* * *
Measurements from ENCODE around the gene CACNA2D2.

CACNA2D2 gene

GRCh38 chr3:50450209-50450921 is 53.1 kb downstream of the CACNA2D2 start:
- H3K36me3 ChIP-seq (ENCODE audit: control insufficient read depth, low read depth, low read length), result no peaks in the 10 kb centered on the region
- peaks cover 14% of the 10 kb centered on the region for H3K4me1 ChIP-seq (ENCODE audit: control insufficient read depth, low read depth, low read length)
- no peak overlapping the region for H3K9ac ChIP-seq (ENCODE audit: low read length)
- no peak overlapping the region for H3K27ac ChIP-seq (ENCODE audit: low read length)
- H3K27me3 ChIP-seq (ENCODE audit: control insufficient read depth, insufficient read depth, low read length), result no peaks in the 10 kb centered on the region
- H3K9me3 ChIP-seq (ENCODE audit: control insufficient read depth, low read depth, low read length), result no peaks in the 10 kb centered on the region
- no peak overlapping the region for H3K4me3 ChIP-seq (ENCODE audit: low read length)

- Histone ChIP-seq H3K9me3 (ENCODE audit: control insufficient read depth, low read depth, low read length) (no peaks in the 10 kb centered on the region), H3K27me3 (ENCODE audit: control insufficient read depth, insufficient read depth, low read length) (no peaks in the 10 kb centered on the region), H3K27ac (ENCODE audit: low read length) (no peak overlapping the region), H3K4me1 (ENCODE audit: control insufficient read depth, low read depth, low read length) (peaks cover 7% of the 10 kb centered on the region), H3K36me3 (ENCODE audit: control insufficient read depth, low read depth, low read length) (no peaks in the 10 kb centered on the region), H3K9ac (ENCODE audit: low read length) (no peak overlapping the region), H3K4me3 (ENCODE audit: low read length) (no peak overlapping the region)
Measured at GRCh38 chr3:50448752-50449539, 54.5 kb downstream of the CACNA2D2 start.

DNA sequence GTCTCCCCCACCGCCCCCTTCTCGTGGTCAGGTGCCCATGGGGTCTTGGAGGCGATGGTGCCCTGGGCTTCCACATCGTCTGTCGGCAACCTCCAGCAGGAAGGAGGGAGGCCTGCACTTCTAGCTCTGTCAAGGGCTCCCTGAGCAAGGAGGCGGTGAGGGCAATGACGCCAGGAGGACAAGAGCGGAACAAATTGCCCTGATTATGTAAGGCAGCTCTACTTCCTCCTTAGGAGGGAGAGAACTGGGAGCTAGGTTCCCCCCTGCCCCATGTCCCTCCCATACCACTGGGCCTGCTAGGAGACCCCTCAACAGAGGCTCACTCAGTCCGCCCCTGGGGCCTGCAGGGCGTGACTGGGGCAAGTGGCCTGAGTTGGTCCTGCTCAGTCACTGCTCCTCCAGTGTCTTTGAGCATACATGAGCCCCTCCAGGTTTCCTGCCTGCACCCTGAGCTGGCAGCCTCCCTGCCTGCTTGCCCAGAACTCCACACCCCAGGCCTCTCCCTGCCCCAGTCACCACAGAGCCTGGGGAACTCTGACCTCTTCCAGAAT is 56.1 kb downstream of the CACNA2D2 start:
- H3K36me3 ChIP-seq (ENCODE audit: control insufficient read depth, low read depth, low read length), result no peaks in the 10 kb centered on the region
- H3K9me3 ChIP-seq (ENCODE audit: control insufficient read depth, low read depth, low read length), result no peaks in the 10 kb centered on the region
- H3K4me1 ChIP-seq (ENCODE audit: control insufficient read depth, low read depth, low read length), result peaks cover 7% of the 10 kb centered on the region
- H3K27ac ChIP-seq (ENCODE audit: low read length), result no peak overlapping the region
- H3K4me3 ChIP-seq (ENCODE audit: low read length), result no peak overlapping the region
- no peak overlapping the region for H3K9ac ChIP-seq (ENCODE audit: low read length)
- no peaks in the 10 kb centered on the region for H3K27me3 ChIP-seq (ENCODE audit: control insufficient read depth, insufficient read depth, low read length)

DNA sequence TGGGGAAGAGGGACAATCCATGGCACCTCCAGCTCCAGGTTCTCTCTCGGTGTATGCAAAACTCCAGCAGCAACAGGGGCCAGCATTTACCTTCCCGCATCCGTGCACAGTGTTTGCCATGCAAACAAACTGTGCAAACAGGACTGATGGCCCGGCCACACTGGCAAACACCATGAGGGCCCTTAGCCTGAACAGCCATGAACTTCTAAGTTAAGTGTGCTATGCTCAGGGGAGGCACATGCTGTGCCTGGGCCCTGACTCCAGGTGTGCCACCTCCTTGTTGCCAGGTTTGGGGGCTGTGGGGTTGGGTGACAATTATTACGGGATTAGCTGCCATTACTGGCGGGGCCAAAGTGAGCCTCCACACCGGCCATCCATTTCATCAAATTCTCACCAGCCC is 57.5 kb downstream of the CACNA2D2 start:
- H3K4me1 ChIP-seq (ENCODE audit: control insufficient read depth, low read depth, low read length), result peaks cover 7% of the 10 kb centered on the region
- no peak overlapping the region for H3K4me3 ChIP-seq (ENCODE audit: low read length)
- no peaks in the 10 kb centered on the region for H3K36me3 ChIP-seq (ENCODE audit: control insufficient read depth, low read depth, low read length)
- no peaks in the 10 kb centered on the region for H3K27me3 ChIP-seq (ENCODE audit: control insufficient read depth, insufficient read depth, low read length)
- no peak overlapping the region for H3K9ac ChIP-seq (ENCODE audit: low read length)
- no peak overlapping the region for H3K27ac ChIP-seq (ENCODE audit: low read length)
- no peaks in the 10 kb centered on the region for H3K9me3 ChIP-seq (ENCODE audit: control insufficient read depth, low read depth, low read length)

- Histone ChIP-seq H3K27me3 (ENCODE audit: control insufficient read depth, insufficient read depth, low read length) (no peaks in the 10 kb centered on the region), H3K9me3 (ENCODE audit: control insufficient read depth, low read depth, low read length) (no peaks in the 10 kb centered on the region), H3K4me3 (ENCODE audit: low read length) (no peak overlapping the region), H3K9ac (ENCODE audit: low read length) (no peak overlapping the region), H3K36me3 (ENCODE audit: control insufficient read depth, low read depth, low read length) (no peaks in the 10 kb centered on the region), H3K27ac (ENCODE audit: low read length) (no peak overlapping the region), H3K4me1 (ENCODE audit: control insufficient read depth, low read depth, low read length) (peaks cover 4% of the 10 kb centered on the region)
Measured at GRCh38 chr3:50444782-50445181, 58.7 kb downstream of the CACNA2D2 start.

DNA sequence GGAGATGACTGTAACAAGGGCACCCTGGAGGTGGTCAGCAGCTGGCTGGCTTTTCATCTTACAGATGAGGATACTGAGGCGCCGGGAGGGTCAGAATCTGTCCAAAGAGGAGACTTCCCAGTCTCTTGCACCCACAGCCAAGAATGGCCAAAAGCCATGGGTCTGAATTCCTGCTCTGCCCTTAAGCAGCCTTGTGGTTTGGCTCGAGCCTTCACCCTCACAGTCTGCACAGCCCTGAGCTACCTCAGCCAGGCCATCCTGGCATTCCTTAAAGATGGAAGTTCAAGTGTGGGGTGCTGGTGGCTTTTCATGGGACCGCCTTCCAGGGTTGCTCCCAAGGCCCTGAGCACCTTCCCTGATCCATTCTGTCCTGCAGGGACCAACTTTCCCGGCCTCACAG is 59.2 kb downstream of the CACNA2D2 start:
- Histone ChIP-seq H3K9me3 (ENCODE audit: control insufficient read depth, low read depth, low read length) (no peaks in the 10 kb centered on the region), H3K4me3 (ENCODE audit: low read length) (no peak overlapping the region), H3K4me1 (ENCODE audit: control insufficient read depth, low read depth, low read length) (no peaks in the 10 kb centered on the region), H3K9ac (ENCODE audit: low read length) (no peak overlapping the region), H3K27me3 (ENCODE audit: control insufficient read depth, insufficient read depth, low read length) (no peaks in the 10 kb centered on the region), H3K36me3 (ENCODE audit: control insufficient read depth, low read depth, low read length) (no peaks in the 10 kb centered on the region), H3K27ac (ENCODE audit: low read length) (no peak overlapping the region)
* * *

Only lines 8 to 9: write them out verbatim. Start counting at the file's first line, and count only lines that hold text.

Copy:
- H3K27me3 ChIP-seq (ENCODE audit: control insufficient read depth, insufficient read depth, low read length), result no peaks in the 10 kb centered on the region
- H3K9me3 ChIP-seq (ENCODE audit: control insufficient read depth, low read depth, low read length), result no peaks in the 10 kb centered on the region